Visual flair. Persuasive subtext. Good effects. A human-versus-lion movie need not tick all three boxes to work, as evidenced by the dodgy CGI that did little to diminish 2020’s Rogue. Neither should such films toil too mightily outside those boxes. Indeed, Beast strikes a simple contract: A stalk-and-siege story on an African savanna that escalates to a punchy-kicky scrap between Idris Elba and a pissed-off lion. Wisely, Beast never diverges from that dotted line.
Frankly, studios could stand to support more such unapologetically undemanding films. Setting aside the drippy romance of Adrift, this fare has been the Americanized bread and butter of Icelandic director Baltasar Kormákur — from B-movie run-and-gunning with Mark Wahlberg in Contraband and 2 Guns to people humbled by nature as in the star-studded Everest and the comparatively scaled-back Beast. Kormákur often tends to put the “pro” back in “programmer.”
Aided here by Oscar-winning cinematography legend Philippe Rousselot, Kormákur unleashes Beast in a series of largely long, “unbroken” takes (certainly stitched together in spots, however seamlessly, by editor Jay Rabinowitz). The predator-prey symbolism is obvious: Separated from its pride by poachers, a rogue lion wreaks havoc upon Dr. Nate Samuels (Elba) and his daughters, Mere (Iyana Hailey) and Norah (Leah Sava Jeffries), as they visit Africa to see their family friend and “reserve enforcer” Martin Battles (Sharlto Copley).
Beast’s approach gets its hooks in you with confident blocking and immersive spatial awareness. The risk is shattering the illusion with subpar realism in rendering its rogue lion. Kormákur and Rousselot’s style demands sturdy visual effects on which their colleagues deliver, led by Enrik Pavdeja in his effects-supervisor debut after work on plenty of Star Wars and MCU material. Indeed, the closing credits offer more insight into on-set COVID protocols than the line between real and digital animals, if there’s even one at all. (Alternately raffish and craggy, Copley’s visage remains its own vigorous visual effect years after his breakout in District 9, and Beast thankfully finds a way to make Copley’s role more than just food with a familiar face.)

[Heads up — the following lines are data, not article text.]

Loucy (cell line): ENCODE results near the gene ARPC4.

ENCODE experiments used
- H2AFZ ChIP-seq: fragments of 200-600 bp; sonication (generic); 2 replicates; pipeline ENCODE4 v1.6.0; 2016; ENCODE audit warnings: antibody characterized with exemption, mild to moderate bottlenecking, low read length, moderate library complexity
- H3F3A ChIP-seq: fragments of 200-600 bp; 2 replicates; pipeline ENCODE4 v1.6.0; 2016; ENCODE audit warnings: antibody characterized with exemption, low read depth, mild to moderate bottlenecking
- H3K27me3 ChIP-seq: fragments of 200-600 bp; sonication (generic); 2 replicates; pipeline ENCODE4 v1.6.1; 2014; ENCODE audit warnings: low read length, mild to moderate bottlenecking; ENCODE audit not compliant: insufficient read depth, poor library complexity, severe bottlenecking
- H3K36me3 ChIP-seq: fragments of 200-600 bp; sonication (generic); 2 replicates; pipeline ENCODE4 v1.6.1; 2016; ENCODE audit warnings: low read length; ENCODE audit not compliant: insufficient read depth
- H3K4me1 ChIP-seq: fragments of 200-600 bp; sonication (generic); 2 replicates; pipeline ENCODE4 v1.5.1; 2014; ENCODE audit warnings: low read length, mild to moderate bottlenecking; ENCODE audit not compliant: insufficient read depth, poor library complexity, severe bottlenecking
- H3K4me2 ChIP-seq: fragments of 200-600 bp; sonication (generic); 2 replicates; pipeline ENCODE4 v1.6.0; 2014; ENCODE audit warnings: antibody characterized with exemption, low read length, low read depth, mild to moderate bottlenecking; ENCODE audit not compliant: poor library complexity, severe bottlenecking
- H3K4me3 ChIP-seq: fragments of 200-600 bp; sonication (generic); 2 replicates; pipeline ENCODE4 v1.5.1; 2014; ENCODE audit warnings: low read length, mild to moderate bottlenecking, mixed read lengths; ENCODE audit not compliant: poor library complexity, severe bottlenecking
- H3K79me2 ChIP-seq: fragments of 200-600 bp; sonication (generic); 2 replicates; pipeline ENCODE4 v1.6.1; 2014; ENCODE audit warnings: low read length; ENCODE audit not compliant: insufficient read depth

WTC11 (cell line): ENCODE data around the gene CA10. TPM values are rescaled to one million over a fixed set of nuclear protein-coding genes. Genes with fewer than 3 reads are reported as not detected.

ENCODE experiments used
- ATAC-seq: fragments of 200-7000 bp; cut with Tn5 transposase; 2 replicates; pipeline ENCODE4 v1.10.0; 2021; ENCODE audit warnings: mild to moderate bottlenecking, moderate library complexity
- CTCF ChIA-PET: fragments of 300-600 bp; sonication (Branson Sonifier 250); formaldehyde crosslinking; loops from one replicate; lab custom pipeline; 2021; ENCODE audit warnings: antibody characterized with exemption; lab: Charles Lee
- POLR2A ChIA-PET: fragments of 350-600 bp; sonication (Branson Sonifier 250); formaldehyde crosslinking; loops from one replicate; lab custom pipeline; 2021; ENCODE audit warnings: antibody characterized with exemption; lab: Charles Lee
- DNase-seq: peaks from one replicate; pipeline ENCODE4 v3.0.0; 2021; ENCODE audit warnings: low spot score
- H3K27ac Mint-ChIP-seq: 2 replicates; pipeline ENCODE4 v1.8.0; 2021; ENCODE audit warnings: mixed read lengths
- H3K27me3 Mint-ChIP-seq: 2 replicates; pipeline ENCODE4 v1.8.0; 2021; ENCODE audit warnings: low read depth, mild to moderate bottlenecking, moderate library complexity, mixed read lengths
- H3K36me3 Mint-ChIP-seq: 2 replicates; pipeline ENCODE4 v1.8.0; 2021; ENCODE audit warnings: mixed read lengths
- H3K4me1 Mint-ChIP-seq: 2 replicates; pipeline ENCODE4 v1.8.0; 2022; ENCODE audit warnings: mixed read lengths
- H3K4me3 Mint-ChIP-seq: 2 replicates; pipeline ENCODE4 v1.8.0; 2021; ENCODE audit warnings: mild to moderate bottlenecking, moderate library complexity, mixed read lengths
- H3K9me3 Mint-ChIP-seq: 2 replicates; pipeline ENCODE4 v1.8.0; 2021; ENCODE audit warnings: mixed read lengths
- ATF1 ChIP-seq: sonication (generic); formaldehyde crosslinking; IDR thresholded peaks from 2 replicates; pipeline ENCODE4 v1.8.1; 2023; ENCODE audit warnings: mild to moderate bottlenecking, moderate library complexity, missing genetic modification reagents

Neither is Beast betrayed by its back-story about why the Samuels family is in Africa. It’s the homeland of their matriarch, recently felled by cancer. Nate wants to connect their daughters to an ancestral past … only because he hasn’t the slightest idea of what to do with their future. Nate and his wife were estranged at the time of her death. But not even his insistence that it was a mutual split can mitigate this doctor’s guilt over an inability to detect death at the door.
You might say Nate is a male who failed to protect his pride. And while his imposing physique might leave an impressive impression of certitude and calm in a big-city ER, Elba cuts Nate’s figure in the wild with a slumped, desperate and performatively paternal energy. When the lion attacks, Nate has no idea what to do. He says as much, wearily. And then he says it again. It’s tremendously refreshing, and Elba’s inspired template here is the work of Kurt Russell, who hasn’t (yet) fought a lion onscreen but who has wrestled with similar notions of social notions on male strength in stressful family situations. Even costume designer Moira Anne Meyer dresses Elba in the same sort of drab, off-rack business-casual gear Russell often wears.
Working off a story from Jamie Primak Sullivan, screenwriter Ryan Engle (Rampage) heightens the Samuels’ endangerment through grounded emotions. Mere blames Nate for bailing on the family and creating unreasonable expectations of cancer’s outcome for younger Norah, but he never chastises either child for the anger that permeates their collective grief. Given the content of Nate’s nightly dreams, we suspect he and his wife built this family to cover an irreconcilable gap between their backgrounds — two people foolishly over-romanticizing the place from which the other came.
There’s a strong undercurrent in Beast about recognizing the complexities (and dangers) of a culture and place rather than ooh-ing and aah-ing at its sun-dappled marvels. But there are also, you know, really fun scenes of animal attacks and plenty of opportunities to expend, with chuckling exhalations, all that nervous energy Kormákur and company generate. What more could you want from such a capably told, mercifully short and generically titled creature feature?